This solution works best on an older model of the car where the starter is easily accessible with a screwdriver.

How To:

Use a big screwdriver to touch the positive starter terminal and the solenoid terminal at the same time and this will send a direct 12V current to the starter’s solenoid terminal and the starter’s positive terminal to create an electric connection. The connection sends 12V of power to the solenoid and starts your car.

8. Assess the Engine Flywheel

  • Skills level: Intermediate – Advanced
  • Tools required:
  • Vehicle type:

Solution Overview:

An engine flywheel that has lost some of its teeth, can be another cause for a bad start. 

The flywheel connects the transmission to the engine by attaching the starter gear whenever you want to crank the engine and spinning the crankshaft’s center bolt allows you to assess it and know whether this might be the cause of your problems.

How To:

To move the flywheel to a section with some teeth, just move the car a bit and release the clutch while in gear to rotate the engine and flywheel. Once the engine is spinning, the starter will probably be able to span the gap with the missing teeth and crank the engine enough to start it up. There will be a grinding noise as the starter grabs the first teeth after the gap – taking pieces of them off the flywheel.

9. Assess the Solenoid Wire and Jump Start the Solenoid

  • Skills required: Intermediate – Advanced
  • Tools required: Long screwdriver with rubber handle or insulation, 2nd set of hands to turn on the ignition

Solution Overview:

The solenoid connects the starter with the transmission. It also functions as the ground and positive connection. 

If you hear a cranking sound, it can be an indicator that your solenoid is faulty. When assessing the solenoid, you should be on the lookout for rust and grime.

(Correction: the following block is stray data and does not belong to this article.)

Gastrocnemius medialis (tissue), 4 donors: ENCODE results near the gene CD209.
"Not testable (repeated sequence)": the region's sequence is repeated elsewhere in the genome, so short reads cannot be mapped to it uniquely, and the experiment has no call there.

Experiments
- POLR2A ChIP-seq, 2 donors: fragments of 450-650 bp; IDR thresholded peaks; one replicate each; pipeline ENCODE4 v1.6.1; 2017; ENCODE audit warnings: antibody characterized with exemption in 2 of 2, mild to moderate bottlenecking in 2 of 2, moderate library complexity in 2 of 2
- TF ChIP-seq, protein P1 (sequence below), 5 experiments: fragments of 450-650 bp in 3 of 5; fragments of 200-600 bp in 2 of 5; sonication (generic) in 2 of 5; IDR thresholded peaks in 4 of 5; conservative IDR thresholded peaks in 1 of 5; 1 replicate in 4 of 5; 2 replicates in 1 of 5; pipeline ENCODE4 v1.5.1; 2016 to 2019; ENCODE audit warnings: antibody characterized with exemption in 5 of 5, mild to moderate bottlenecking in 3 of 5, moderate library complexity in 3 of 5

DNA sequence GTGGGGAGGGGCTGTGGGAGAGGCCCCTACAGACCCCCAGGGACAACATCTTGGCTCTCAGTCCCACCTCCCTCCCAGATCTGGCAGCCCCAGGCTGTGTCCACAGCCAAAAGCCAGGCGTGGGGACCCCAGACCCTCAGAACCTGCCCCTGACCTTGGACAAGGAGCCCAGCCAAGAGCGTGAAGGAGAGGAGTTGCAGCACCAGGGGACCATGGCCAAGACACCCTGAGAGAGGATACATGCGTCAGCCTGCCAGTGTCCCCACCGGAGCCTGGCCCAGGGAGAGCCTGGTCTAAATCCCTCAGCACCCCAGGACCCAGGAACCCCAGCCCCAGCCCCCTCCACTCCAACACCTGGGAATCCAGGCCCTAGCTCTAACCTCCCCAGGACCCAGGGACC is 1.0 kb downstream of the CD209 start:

Bypassing a cable over the solenoid provides you with a better way of starting the car. If you hear a click sound, you did everything correctly.

Before Jump-Starting the Solenoid:

Check your battery charge

Before jump-starting the solenoid, confirm that your car battery can supply enough current to start the solenoid and turn over the engine.

The best way to check the strength of your battery is with a battery load tester. If the charge is less than 12V, you might need to charge or replace your battery.

Check your starter solenoid charge:

Not a mandatory step, but it’s also a good idea to test the starter solenoid and make sure that it’s getting enough power from your car battery.

According to Wikihow,

The starter solenoid is a fairly simple mechanism that transmits electrical current from the battery to the starter. When you turn the key, the solenoid engages, using the electrical motor in the starter to get your engine running.

If the solenoid is not functioning properly, the vehicle may not start.

Determining whether the issue is the starter solenoid, the battery or the starter itself can save you time and money when repairing it yourself and seeking to have the repair work done. Start by locating the starter and work to narrow down the cause of the issue.

Wikihow outlines 3 methods for checking your starter solenoid. Here’s 1 method:

  1. Open the hood and prop it up
  2. Locate the starter which is usually located near where the engine and the transmission meet. It’s usually cylindrical in shape with a smaller cylinder attached to it. There should be a wire coming directly from the positive terminal of the batter to the starter.
  3. Identify the cylinder on the side of the starter
  4. Listen for the solenoid click when the key is turned (have a friend turn the key in the ignition. Listen carefully, as you should hear a click when the starter solenoid engages. If you do not hear a click, the starter solenoid likely not functioning correctly. If you hear a click, the solenoid may be engaging but not sufficiently.

How To Bypass the Solenoid:

  1. Locate the solenoid
  2. Locate the 2 metal contacts on the back of the starter solenoid.
  3. Place the metal blade of an insulated screwdriver across both metal contacts.